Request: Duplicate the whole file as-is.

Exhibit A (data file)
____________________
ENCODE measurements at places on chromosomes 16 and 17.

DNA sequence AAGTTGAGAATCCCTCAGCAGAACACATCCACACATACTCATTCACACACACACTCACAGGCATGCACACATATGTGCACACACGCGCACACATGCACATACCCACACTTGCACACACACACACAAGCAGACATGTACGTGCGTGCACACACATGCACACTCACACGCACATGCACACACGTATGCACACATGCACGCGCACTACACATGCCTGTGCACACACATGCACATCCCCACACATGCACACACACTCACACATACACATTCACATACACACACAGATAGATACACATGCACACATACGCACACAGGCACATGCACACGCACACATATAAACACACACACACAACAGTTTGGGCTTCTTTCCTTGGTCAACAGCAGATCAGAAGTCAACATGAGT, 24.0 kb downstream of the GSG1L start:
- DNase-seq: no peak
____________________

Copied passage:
ENCODE measurements at places on chromosomes 16 and 17.

DNA sequence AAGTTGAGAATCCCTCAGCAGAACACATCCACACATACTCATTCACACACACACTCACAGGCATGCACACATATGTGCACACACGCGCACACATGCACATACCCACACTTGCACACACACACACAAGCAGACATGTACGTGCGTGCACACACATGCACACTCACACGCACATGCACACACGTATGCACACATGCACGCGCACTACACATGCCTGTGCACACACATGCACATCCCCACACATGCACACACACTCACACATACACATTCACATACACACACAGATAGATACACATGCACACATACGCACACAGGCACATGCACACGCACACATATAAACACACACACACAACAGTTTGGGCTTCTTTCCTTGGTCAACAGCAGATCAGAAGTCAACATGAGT, 24.0 kb downstream of the GSG1L start:
- DNase-seq: no peak